The history of Ladislav Nachmuller not only points to the first commercial curing brine containing nitrites, but also to the use of pure salt from the regions surrounding Prague. Using the correct salt was very important to Ladislav. The area around Prague, like the neighbor to the north, Poland, were famous for the production of high-quality salt. Ladislav procured salt from various mines, including from the salt producer, Solivary Prešov. He gives the requirement for good salt as pure, clean, and “regular salt.” This mine delivered on this requirements.
Mining at Solivary Prešov started as far back as the 13th century. The salt was produced from “brines” (water saturated with a salt solution) where the water was evaporated. First in pans and then in boiling rooms. The final result was good quality NaCl (table salt) which has been popular among butchers in the area on account of its purity. (From private communication with the museum curator, Prof. Marek Duchoň)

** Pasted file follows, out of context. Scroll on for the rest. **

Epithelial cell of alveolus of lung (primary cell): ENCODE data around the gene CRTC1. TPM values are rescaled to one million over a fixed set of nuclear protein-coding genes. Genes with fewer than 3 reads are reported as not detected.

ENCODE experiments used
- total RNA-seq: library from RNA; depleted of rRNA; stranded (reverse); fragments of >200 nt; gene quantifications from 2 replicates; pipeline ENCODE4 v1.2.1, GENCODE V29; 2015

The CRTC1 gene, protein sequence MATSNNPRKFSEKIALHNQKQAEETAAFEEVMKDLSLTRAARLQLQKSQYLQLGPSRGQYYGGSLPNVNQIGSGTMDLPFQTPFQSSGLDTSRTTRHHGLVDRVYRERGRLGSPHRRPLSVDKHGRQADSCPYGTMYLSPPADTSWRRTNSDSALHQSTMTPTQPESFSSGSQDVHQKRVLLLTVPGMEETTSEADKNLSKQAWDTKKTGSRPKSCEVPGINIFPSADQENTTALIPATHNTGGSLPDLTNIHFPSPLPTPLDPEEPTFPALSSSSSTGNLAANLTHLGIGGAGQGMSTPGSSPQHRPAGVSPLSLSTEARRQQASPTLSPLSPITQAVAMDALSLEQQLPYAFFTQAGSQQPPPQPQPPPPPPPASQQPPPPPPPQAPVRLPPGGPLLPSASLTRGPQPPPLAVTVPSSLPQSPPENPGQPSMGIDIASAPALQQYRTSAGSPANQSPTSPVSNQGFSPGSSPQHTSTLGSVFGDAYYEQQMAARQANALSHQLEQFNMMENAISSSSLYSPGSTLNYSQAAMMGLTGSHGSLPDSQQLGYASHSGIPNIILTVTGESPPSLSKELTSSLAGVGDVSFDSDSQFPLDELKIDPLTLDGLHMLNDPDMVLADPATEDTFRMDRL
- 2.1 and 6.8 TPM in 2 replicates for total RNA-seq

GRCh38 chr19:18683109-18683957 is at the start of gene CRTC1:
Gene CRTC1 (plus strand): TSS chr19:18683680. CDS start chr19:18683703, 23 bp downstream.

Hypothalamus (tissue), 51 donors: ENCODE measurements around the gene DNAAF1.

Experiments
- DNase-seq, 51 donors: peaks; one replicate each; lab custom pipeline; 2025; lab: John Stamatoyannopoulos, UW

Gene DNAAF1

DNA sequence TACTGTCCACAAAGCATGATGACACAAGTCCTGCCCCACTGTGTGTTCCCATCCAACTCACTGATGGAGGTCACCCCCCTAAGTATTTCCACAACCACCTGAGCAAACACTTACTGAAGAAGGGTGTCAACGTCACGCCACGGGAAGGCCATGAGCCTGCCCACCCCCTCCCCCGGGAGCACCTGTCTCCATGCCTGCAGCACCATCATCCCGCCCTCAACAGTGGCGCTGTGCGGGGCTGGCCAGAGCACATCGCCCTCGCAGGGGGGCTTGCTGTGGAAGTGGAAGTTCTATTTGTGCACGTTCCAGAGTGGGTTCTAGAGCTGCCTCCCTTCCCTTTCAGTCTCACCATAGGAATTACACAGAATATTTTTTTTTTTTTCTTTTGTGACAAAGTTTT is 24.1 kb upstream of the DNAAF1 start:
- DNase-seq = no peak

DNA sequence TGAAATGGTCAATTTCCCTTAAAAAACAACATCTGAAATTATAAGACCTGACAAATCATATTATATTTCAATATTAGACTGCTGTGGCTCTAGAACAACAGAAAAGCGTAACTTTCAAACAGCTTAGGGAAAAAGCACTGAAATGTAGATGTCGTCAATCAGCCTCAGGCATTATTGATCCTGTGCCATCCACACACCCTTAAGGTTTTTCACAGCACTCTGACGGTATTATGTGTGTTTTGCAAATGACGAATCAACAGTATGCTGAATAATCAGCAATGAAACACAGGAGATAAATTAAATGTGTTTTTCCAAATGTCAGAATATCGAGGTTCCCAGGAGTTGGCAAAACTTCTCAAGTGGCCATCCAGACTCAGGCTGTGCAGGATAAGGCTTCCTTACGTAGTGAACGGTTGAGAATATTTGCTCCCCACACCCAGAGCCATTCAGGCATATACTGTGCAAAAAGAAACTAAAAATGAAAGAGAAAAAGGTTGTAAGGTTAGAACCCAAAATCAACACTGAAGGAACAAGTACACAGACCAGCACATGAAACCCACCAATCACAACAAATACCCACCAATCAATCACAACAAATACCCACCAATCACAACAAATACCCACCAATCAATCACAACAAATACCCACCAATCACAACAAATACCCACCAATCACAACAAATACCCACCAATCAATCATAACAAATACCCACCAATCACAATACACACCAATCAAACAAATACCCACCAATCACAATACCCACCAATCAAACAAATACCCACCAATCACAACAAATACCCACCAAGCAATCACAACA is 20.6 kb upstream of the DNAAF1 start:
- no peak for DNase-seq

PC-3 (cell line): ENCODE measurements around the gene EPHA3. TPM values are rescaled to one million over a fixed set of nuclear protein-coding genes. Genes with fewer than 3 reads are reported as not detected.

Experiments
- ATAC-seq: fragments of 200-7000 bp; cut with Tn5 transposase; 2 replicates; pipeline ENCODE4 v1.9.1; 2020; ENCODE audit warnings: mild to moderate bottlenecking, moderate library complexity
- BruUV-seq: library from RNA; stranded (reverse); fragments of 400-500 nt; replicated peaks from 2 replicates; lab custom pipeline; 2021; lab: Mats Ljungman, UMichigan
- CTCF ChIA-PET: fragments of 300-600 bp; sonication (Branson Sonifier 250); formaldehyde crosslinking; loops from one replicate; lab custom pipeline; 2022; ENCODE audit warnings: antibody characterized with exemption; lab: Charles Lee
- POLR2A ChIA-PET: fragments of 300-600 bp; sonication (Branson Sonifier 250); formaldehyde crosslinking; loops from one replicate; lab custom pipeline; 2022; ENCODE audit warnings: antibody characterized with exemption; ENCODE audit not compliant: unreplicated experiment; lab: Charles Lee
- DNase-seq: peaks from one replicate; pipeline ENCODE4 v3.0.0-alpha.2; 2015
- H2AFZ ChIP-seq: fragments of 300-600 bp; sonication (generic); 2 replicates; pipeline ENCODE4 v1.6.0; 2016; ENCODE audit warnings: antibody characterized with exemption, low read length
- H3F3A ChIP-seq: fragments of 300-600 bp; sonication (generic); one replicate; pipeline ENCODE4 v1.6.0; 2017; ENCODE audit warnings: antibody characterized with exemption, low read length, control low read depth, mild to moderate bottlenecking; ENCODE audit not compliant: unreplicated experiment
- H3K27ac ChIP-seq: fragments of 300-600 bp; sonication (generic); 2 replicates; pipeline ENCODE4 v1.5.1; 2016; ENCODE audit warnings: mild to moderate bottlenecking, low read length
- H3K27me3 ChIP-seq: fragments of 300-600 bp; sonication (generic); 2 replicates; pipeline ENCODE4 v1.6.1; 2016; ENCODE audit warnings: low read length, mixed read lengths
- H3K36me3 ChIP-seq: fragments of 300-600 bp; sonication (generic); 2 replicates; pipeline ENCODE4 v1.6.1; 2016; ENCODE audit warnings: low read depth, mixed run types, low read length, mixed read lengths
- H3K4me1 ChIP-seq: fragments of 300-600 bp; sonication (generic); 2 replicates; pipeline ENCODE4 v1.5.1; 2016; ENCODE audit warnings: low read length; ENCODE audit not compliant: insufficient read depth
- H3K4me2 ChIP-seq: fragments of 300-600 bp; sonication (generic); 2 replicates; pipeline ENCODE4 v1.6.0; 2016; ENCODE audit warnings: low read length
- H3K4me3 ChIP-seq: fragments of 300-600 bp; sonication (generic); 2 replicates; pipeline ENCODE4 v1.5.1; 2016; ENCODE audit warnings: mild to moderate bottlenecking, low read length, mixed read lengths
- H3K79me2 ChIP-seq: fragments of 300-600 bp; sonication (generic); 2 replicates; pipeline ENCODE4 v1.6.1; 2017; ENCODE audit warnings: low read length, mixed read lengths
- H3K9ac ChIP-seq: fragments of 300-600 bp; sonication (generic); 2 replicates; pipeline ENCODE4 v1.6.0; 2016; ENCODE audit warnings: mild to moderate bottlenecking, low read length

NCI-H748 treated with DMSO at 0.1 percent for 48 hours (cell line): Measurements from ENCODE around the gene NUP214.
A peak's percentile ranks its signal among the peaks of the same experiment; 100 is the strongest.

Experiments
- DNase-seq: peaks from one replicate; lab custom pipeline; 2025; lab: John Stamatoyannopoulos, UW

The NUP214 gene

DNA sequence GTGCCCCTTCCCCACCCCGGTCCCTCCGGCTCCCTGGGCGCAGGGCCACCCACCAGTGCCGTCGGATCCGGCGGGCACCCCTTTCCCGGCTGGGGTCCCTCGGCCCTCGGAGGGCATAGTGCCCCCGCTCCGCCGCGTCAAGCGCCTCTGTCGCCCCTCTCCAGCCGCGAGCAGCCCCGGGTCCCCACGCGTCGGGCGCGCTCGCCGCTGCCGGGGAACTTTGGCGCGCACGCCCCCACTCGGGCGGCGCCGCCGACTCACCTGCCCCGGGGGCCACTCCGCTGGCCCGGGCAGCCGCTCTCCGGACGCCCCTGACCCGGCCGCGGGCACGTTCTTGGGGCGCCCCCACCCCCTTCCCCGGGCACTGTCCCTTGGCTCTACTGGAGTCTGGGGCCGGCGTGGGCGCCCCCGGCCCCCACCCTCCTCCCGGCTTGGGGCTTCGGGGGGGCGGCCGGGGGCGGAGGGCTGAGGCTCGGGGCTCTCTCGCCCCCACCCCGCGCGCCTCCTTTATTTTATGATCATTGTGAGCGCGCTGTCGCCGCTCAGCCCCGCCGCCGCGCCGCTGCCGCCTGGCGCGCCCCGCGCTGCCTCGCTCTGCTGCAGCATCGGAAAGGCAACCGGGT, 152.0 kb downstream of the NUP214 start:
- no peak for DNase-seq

Historical records inform us that the salt production exceeded local consumption, which points to the fact that the salt from Solivary Prešov was widely traded. The technology used in producing the salt was sophisticated. (http://www.stm-ke.sk/)
An interesting fact, relevant to our current discussion, is that the mine produced its own sodium nitrite since 1945. It falls outside our time of interest and the production has since the been discontinued, but the fact that producing sodium nitrite was fairly “widespread” and the technology, common in the area is fascinating. (From private communication with the museum curator, Prof. Marek Duchoň)
This is a key fact in piecing together why it was “natural” to call the sodium nitrite/ sodium chloride mix that Griffith imported into the USA, Salt from Prague. The region was indeed famous for its salts.